The other important type of precipitant in well water is the calcium sulfate. There are three formulae of calcium sulfate which is present in water. For e.g.: Anhydrite CaSO4, hemihydrate CaSO4.1/2 H2O and dihydrate CaSO4.2H2O (gypsum). The anhydrite may form a precipitate above 40° C. due to its lower solubility.
Another precipitant such as manganese is oxidized and converted to deposit on the cooling towers as a waste 250. This may be considered as a second precipitant. During the aeration and cooling step, the iron and manganese salts are precipitated in the cooling towers after reaching state of equilibrium thus making the waste 250. The process of Fe conversion takes place as follows. 1): The dissolved oxygen in the water is used to get rid of iron salts through oxidation of iron salts in the form of ferrous salts (Fe+2) and converted to ferric salts (Fe+3) which is then precipitated in the cooling towers 220 A-N. This may be considered as a third precipitant. Since the water purification is a continuous process it results in the production of large amounts of this solid material as waste 250. This waste as wet adsorbent 250 is deposited on the cooling towers which must be removed and collected from the cooling towers to be used as adsorbent.
As shown in
The ground adsorbent is used for the removal of heavy metal ions, such as Cu and Pb, from industrial waste water to obtain clean reusable water for non-human use such as the development of landscape and industrial cooling. It has been observed that up to 99.99%, even up to 100% of these metals can be removed with this technology, which is much less expensive as compared to other conventional technologies used for waste water treatment for the removal of heavy metals. The heavy metals removed from such a process may be reused for industrial purposes as well. The solid waste material obtained from this process can be used for different industrial use.
The fitted membrane 422 is used in the present examples is a Bibby sterilin, 65 mm Pyrex® sintered disc, with porosity 12.28% (grade No. 5) and pore index between 4 microns and 10 microns (Bibby sterilin Ltd stone, Staffs, St 15 OSA, England). Pyrex® borosilicate glass disc membranes have good chemical and thermal characteristics. Pyrex® borosilicate glass has chemical properties to resist activities from acids, halogens, salt solutions and organic solvents. Pyrex® has good thermal properties as a result of its low expansion coefficient and high softening point.
The fitted membranes 422 also may comprise of other materials, for example ceramic materials, such as alumina, silica or the like in combination with a binder, or even from other glasses, so long as the final fitted membrane has a porosity close that of those disclosed above.
The main advantages of this disclosure is to remove the hazardous metals from the waste effluents from different industries and renders it suitable for landscape irrigation or recycling in the same industrial units for cooling purposes. Also if the reusable water 440 is intended for land disposal, the associated environmental hazards will be minimized. In addition, another advantage of this invention is that the adsorbent is very inexpensive, but unusually and unexpectedly effective in removing heavy metals from industrial wastewater. The removal method is effective in removing heavy metals including lead, chromium, copper, zinc, cadmium and combinations thereof. We have found that heavy metal contamination industrial wastewater is reduced by more than about 99.9%, even as much as about 100%.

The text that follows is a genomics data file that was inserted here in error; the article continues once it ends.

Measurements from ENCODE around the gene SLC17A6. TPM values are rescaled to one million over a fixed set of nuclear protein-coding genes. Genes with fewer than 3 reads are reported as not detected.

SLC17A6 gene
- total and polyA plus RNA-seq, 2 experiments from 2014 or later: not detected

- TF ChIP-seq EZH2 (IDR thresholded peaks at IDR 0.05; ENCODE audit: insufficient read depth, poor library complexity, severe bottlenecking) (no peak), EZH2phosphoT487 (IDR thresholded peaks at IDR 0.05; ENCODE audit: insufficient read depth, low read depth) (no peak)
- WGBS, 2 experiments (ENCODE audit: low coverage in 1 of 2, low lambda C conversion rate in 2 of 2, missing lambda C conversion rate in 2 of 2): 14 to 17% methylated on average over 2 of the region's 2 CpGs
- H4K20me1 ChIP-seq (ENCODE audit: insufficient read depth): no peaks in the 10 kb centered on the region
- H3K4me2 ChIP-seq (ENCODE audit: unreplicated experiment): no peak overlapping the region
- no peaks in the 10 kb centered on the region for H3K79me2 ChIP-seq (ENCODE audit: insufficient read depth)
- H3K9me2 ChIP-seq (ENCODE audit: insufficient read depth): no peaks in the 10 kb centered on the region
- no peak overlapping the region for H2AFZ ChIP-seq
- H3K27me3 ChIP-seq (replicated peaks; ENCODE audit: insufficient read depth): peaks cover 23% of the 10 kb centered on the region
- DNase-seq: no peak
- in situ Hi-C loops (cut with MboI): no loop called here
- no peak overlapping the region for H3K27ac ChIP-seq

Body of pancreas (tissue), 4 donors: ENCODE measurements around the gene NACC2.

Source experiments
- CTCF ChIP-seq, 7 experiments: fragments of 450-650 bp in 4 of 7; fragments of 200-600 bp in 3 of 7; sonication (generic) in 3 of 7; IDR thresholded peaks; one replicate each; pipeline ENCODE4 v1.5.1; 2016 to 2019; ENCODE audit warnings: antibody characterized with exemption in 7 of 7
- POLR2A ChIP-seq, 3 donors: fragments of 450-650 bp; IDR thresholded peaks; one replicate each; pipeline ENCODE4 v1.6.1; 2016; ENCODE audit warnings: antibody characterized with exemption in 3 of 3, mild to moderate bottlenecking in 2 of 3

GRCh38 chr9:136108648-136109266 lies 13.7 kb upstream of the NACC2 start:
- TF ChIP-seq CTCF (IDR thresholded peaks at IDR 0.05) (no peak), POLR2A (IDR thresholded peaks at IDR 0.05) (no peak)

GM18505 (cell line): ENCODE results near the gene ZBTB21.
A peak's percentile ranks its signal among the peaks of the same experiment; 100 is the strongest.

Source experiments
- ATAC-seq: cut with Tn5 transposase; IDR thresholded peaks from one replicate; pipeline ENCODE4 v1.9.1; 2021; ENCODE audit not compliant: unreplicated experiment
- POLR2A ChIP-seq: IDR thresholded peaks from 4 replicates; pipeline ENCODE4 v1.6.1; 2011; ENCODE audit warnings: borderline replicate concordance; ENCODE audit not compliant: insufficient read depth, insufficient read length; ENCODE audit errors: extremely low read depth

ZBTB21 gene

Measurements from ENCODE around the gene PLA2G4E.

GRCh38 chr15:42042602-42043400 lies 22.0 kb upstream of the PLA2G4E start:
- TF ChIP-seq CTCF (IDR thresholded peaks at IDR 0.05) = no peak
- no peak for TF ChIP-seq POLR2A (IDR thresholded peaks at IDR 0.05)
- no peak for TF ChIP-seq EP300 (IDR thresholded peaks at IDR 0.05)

The computer system view 600 may indicate a personal computer and/or a data processing system (e.g., server) in which one or more operations disclosed herein are performed. The processor 602 may be microprocessor, a state machine, an application specific integrated circuit, a field programmable gate array, etc. The main memory 604 may be a dynamic random access memory and/or a primary memory of a computer system. The static memory 606 may be a hard drive, a flash drive, and/or other memory information associated with the computer system. The bus 608 may be an interconnection between various circuits and/or structures of the computer system. The video display 610 may provide graphical representation of information on the data processing system. The alpha-numeric input device 612 may be a keypad, keyboard and/or any other input device of text (e.g., a special device to aid the physically handicapped). The cursor control device 614 may be a pointing device such as a mouse.
The drive unit 616 may be a hard drive, a storage system, and/or other longer term storage subsystem. The signal generation device 618 may be a bios and/or a functional operating system of the data processing system. The network interface device 620 may be a device that may perform interface functions such as code conversion, protocol conversion and/or buffering required for communication to and from a network (e.g., the network 520 of
Preparation of Adsorbent
The well water 210 is pumped 212 into a cooler 220 A-N and aerated, which results in precipitation of ferric oxide, Mn, Ca salts and silicate as shown in Table 1 as adsorbents 360. The pH for the solid material is 7.1. The percentage of Fe precipitated in the cooling tower is 22.398%. The reusable water is then passed to the next steps in water treatment plant.